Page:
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Wednesday, March 15, 2017

Special Needs Students Are Finally Moving From Old Trailers at PS 255

The New York City Department of Education policies for special education children, especially autistic children, is, in my opinion, abominable and against Federal regulations and laws.

It seems to me that someone figured out that if autistic kids can't talk, anything that is expedient is ok. And, anything that will save money.

See Preet Bharara's letter to former NYC DOE General Counsel Courtenaye Jackson Chase.

I have written many articles about this on this blog and my website.

EXCLUSIVE: Scott Stringer, parents urge Education Dept. to fix online system they say deprives special needs students (Ben Chapman, NY Daily News, March 19, 2017)

DOE Violates Special Ed Law

This, mixed with the lack of accountability for principals (see here as well) and the lack of support for teachers (who can talk) who dare to speak out about the confinement situations, environmental hazards, violations of IEP mandates, false records for service providers and lies to parents all adds up to a terrible injustice.

This has been on-going since I started helping my daughter get an IEP in 1993, then in 2001 the AP for Guidance at Stuyvesant High School, Jay Biegelson, wrote his name as her father on a new IEP secretly created with out my knowledge or consent which de-certified her.  Eleanor Archie justified this by saying that they called me but I never responded. Lies, all lies. She never heard of caller ID. And, I was at Stuyvesant almost every day, as I was on the Executive Board and Editor of the PA Bulletin, the newsletter for the Parents Association.

Betsy Combier

Special Needs Kids to Move Out of Trailers After 16 Years, City Says
By Jeanmarie Evelly | March 14, 2017

WOODSIDE — More than 100 special needs students who've been learning out of trailer classrooms for the past 16 years are finally moving into a permanent school building this fall, city officials said Monday.
Students of P.S. 255, an elementary school for autistic children, don't have a building of their own and are instead spread out across eight sites in Queens, including 11 trailer classrooms housed in the schoolyard of P.S. 151 in Woodside, according to officials.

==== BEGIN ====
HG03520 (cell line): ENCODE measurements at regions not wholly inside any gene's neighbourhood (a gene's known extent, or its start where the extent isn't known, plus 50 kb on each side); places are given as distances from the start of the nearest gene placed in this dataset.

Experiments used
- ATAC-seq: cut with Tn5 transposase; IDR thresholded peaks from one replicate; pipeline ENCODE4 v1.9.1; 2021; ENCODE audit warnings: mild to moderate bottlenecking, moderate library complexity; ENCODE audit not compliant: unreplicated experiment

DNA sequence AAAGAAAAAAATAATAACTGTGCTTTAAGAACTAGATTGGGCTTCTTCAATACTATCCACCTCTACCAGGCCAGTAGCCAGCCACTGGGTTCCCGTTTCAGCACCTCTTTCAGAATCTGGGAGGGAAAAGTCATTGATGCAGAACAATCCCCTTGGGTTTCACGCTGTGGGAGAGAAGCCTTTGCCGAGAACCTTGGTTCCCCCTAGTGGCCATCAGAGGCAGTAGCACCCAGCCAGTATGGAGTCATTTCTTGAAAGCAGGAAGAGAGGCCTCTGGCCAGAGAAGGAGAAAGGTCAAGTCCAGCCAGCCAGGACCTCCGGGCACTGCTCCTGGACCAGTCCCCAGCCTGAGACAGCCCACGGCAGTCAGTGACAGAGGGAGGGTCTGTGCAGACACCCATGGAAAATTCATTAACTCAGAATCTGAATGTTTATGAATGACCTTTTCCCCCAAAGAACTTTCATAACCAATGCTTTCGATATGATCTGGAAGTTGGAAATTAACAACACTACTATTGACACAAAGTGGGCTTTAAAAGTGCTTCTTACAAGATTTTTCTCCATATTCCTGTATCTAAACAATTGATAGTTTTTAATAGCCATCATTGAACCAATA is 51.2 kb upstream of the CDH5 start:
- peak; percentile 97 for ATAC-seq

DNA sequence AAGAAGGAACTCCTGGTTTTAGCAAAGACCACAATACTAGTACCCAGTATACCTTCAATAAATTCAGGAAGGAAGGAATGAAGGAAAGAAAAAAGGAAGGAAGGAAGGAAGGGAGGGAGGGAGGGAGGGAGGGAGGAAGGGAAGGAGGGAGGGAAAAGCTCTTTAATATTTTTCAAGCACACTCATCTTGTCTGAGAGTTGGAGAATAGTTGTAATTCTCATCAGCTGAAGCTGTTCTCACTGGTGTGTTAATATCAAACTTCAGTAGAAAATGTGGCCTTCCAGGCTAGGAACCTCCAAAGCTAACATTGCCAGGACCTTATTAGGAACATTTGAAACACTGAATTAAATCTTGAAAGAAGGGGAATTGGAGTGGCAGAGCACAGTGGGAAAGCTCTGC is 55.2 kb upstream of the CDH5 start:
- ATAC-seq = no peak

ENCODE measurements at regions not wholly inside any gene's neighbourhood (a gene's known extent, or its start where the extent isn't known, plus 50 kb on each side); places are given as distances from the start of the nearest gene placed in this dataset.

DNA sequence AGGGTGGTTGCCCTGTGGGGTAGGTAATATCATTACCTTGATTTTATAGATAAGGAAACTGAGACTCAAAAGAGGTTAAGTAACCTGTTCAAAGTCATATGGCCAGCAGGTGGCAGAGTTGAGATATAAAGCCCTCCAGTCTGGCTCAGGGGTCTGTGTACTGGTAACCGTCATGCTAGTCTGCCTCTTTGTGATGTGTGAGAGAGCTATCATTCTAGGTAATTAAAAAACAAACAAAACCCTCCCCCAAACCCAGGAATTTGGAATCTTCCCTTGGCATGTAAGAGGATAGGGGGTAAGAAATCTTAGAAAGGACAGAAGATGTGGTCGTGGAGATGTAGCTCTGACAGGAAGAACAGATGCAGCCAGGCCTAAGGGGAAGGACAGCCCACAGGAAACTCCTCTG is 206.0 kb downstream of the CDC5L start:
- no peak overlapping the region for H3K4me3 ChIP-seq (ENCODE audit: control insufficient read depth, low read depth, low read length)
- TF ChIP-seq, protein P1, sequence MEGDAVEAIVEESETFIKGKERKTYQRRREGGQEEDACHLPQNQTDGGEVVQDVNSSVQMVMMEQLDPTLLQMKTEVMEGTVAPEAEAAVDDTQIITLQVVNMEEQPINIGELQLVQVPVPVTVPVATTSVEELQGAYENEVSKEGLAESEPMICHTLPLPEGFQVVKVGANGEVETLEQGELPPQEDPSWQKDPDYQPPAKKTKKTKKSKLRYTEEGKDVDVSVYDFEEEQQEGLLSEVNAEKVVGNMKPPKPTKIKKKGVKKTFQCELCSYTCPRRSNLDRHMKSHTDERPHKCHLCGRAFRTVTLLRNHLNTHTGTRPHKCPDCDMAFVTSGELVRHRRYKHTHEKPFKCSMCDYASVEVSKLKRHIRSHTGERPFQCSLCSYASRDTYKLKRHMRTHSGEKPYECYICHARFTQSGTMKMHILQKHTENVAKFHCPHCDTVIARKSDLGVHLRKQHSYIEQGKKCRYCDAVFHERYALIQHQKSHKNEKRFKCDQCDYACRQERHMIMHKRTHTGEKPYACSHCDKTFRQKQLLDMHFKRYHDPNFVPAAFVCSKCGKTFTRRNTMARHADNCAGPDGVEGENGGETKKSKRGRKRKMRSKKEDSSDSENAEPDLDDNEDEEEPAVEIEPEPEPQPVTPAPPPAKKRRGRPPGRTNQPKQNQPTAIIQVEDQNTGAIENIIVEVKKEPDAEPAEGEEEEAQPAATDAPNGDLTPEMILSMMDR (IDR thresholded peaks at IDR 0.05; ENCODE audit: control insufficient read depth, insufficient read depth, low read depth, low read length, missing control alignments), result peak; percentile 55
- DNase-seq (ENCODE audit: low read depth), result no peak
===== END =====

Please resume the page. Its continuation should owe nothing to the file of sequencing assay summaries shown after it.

The latter of the students were originally housed in a Catholic school building in Long Island City, but they outgrew the space and were moved into the trailers at P.S. 151, where they have been since 2001, according to DOE spokesman Michael Aciman.
The trailers were initially only supposed to be at the school for only two years, but more were added over time to accommodate the growing number of P.S. 255 students being taught there, according to a Queens Chronicle article from 2007.
Now, the city will remove the long-standing trailers — or what the DOE calls "Transportable Classroom Units" or TCUs — from P.S. 151 and relocate the 105 P.S. 255 students to another former Catholic school building in Astoria starting in September.
The new building at 32-52 37th St. was once home to the Most Precious Blood Catholic School before it closed in 2015. It currently houses a city-run pre-K program, though it has enough space to accommodate P.S. 255's student body next year, according to the DOE.
Councilman Costa Constantinides, who represents Woodside, expressed relief over DOE's plans to relocate the students, noting that the trailers have actually been around closer to 20 years and have become rundown.
"The trailers have been getting older, and damaged — they're not the ideal learning spaces for our students," Constantinides said. "It's become obvious for everyone that they need to be removed."
The special needs school has seven other sites in Queens, but only students at the Woodside location are taught in TCUs, Aciman said.
The city's Panel for Educational Policy is expected to approve the plan to relocate the students at its meeting in April.
The city's use of trailer classrooms has been a source of contention for years, as critics say the units are often used for much longer than their intended lifespan.
Mayor Michael Bloomberg once pledged to eliminate the use of TCUs by 2012, though the DOE has continued to open new trailer sites in neighborhoods with overcrowded schools, including in Hunters Point and Corona this past fall.
During the 2011-2012 school year, more than 8,000 city students took classes in trailer units, DNAinfo New York reported at the time. That number dipped to 6,767 students during the 2015-2016 school year, according to the DOE.
At Monday's announcement outside P.S. 151, DOE Deputy Chancellor Elizabeth Rose said the city is working to make sure the downward trend continues.
"We have over $400 million in the capital plan to remove TCUs citywide," she said. "We are excited to continue making this progress for that goal."
Steve Koppelman, whose son is in first grade at P.S. 255 and is taught inside the trailer classrooms, called the relocation plan "just terrific."
"They’ve been keeping these up about as well as you can keep up 20-year-old trailers, but they’ve been very starved for space," he said.
Removal of the trailers will also open up more outdoor play space for students at P.S. 151, who currently have recess in an unoccupied corner of the schoolyard next to the TCUs.
The city will begin planning the construction of a new playground at P.S. 151 once the trailers are removed, officials said.